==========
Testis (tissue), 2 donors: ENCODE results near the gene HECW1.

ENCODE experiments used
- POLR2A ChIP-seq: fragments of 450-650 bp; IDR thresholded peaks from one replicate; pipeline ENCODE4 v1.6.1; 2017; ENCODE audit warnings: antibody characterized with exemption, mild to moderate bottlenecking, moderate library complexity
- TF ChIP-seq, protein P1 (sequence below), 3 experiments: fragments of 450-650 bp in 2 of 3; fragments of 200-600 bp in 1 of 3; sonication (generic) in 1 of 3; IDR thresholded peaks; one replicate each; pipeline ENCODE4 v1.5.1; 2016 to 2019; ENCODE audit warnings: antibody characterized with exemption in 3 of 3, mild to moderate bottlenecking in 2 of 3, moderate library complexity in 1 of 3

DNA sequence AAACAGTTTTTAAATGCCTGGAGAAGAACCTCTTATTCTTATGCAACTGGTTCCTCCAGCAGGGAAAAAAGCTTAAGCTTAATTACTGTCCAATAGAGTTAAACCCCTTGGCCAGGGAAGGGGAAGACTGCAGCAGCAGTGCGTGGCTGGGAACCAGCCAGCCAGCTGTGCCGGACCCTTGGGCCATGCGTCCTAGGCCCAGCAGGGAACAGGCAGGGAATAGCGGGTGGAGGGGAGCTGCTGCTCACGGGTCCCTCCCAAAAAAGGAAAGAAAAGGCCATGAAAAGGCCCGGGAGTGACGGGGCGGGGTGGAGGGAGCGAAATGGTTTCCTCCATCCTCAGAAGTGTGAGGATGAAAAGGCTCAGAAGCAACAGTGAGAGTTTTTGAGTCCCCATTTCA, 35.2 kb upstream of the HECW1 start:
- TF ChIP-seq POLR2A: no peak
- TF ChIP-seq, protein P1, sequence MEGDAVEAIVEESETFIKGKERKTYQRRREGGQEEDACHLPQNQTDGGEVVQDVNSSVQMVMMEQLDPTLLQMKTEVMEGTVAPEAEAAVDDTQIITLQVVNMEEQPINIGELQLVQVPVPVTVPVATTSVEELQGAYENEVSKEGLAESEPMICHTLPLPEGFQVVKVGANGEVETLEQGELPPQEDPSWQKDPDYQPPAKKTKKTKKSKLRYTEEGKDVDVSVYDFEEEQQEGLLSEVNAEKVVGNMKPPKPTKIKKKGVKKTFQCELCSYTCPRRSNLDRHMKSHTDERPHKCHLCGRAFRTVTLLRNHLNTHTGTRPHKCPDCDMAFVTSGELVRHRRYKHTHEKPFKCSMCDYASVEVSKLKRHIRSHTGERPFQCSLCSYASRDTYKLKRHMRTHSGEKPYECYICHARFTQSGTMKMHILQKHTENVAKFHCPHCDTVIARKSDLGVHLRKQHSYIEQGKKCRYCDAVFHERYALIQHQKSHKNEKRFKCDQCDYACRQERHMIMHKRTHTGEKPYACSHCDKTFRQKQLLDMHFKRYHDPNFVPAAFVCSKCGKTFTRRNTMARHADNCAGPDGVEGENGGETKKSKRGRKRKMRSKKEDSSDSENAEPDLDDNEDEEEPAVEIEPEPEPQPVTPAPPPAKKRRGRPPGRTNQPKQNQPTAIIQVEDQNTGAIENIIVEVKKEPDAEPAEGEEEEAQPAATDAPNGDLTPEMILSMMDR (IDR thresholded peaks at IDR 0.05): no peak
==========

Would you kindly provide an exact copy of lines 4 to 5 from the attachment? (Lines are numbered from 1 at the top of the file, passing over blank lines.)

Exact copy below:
- TF ChIP-seq, protein P1 (sequence below), 3 experiments: fragments of 450-650 bp in 2 of 3; fragments of 200-600 bp in 1 of 3; sonication (generic) in 1 of 3; IDR thresholded peaks; one replicate each; pipeline ENCODE4 v1.5.1; 2016 to 2019; ENCODE audit warnings: antibody characterized with exemption in 3 of 3, mild to moderate bottlenecking in 2 of 3, moderate library complexity in 1 of 3

DNA sequence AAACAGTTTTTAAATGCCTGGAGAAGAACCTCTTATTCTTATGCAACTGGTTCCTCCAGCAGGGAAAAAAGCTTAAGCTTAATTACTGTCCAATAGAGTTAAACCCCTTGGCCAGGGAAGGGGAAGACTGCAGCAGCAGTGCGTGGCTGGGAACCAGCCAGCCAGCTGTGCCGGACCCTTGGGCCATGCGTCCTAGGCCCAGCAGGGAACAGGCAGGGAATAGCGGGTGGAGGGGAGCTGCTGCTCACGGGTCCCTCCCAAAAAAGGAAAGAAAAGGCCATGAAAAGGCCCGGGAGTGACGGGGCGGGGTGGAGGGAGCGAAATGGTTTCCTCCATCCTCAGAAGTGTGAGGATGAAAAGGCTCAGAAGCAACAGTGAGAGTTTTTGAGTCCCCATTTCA, 35.2 kb upstream of the HECW1 start: